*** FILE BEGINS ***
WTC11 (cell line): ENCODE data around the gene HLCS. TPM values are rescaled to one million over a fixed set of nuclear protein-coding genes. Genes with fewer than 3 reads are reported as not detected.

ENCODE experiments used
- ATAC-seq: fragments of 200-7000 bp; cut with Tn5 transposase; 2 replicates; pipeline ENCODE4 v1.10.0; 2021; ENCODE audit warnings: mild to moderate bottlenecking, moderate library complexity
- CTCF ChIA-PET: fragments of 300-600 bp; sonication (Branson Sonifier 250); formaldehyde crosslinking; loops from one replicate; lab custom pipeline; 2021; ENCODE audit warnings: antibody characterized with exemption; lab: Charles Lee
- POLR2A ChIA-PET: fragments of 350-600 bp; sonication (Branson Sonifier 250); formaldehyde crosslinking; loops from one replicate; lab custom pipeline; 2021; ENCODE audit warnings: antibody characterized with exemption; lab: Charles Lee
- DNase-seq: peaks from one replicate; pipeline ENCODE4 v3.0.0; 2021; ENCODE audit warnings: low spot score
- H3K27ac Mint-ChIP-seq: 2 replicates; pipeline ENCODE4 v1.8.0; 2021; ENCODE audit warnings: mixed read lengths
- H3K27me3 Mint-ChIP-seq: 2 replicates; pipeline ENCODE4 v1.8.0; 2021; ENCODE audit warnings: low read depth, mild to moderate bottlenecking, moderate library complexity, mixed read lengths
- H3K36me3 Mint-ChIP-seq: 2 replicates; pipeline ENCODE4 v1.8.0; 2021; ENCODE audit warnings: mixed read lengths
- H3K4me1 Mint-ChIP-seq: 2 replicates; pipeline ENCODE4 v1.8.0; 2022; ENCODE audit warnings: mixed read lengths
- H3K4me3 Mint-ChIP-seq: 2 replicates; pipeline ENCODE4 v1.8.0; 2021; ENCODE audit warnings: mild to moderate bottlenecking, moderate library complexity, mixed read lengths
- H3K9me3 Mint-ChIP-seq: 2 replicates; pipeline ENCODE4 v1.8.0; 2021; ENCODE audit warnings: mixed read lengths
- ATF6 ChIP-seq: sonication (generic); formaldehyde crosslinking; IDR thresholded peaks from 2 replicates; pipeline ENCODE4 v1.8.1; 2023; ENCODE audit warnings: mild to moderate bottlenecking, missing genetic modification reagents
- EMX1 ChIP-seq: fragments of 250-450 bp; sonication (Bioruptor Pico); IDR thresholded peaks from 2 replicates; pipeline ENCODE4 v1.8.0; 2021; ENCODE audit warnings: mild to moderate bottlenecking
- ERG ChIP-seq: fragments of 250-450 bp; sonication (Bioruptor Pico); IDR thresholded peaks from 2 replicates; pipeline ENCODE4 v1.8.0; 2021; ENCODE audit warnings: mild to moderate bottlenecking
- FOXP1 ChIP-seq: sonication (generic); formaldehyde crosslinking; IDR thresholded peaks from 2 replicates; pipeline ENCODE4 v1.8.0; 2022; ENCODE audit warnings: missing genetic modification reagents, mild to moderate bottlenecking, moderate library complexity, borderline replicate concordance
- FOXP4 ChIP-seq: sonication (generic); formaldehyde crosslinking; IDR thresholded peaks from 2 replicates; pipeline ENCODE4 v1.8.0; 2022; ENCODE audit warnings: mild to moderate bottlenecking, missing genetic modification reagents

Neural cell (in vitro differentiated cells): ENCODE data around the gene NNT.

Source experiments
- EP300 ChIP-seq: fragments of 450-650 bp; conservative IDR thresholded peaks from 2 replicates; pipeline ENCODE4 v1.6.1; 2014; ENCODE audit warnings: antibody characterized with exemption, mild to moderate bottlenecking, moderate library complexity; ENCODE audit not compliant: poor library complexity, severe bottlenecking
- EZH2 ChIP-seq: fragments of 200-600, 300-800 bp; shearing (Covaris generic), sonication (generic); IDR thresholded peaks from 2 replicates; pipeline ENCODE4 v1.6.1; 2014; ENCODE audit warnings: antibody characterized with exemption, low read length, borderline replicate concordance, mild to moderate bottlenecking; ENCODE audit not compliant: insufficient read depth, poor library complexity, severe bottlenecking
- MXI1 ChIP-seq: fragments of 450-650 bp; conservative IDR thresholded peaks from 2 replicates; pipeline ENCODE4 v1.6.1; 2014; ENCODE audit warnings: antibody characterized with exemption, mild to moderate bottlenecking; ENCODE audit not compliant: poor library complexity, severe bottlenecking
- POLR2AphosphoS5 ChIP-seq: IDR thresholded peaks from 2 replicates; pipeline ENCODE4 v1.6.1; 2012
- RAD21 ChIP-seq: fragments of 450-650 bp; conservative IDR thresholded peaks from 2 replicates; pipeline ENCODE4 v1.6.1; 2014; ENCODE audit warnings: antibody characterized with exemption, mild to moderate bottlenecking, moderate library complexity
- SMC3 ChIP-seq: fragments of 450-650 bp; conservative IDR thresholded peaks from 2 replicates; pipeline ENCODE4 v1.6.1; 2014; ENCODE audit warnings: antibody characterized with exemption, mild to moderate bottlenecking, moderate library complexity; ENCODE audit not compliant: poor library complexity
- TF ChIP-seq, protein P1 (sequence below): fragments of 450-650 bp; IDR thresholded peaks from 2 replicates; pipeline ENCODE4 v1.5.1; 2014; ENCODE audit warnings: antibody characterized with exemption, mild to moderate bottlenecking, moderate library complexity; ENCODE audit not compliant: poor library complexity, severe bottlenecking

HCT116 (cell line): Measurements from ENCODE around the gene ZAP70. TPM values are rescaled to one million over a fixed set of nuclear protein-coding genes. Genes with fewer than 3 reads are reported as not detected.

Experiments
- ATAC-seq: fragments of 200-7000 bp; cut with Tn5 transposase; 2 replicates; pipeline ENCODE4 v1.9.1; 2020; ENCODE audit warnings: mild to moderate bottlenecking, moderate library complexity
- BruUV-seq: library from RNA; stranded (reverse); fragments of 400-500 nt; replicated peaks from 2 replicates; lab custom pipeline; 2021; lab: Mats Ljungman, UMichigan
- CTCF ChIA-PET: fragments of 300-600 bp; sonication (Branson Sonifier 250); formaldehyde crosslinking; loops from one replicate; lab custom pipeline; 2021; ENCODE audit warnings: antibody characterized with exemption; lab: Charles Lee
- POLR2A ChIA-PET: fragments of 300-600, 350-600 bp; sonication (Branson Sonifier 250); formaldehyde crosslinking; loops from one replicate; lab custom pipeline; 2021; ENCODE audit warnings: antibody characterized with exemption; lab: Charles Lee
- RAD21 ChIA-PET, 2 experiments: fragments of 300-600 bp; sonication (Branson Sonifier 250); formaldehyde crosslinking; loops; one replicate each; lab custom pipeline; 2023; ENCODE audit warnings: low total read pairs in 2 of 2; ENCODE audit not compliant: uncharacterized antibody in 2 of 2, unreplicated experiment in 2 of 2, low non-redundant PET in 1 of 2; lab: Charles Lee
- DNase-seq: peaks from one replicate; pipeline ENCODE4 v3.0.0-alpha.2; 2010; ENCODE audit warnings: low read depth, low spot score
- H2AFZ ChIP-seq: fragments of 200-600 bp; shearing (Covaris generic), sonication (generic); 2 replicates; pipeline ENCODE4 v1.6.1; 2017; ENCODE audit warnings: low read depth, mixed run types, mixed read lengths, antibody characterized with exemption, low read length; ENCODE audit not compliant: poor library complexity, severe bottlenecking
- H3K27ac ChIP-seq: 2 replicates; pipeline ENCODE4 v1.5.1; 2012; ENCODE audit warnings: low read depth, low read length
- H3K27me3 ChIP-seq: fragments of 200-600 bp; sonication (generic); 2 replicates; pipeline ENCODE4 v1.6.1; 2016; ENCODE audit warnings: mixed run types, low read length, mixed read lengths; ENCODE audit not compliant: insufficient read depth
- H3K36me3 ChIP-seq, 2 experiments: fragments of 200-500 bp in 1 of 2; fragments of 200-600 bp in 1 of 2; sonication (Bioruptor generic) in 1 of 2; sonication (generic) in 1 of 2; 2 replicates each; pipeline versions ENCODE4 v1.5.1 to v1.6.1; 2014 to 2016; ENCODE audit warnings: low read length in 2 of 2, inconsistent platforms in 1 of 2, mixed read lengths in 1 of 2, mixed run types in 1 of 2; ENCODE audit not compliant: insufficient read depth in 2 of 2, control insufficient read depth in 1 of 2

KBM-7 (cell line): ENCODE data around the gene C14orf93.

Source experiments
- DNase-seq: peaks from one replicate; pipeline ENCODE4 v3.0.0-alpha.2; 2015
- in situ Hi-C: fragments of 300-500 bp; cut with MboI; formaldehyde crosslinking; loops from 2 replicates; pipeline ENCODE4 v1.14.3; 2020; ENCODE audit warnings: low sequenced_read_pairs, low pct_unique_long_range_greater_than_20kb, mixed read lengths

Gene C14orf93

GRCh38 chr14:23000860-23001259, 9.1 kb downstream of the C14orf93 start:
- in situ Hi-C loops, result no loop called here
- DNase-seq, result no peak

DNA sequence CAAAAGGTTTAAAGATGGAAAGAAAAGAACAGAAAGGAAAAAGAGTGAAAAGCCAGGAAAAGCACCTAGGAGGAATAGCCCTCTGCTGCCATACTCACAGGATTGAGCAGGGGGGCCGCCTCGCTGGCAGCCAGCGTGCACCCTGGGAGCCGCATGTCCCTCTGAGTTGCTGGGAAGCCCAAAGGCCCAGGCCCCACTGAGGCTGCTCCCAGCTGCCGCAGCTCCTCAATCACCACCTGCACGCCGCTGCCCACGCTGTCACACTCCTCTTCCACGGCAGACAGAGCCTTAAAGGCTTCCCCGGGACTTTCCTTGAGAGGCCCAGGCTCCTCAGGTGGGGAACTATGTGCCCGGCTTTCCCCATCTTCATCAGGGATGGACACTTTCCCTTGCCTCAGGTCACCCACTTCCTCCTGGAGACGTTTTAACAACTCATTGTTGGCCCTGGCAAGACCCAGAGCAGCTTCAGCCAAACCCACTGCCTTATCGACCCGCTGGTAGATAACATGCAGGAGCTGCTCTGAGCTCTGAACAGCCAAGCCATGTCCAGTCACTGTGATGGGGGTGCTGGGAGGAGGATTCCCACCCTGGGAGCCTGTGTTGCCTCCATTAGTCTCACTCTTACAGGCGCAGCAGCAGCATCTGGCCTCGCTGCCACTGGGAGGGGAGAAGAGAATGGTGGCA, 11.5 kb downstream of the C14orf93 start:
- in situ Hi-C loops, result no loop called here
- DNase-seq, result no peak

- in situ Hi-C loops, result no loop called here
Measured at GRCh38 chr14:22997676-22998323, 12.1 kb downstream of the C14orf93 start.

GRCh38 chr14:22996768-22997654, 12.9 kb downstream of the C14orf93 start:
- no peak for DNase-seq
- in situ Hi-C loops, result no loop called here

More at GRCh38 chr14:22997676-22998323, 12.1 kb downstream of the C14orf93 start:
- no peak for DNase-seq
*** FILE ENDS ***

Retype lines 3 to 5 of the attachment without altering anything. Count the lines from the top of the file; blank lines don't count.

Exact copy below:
- ATAC-seq: fragments of 200-7000 bp; cut with Tn5 transposase; 2 replicates; pipeline ENCODE4 v1.10.0; 2021; ENCODE audit warnings: mild to moderate bottlenecking, moderate library complexity
- CTCF ChIA-PET: fragments of 300-600 bp; sonication (Branson Sonifier 250); formaldehyde crosslinking; loops from one replicate; lab custom pipeline; 2021; ENCODE audit warnings: antibody characterized with exemption; lab: Charles Lee
- POLR2A ChIA-PET: fragments of 350-600 bp; sonication (Branson Sonifier 250); formaldehyde crosslinking; loops from one replicate; lab custom pipeline; 2021; ENCODE audit warnings: antibody characterized with exemption; lab: Charles Lee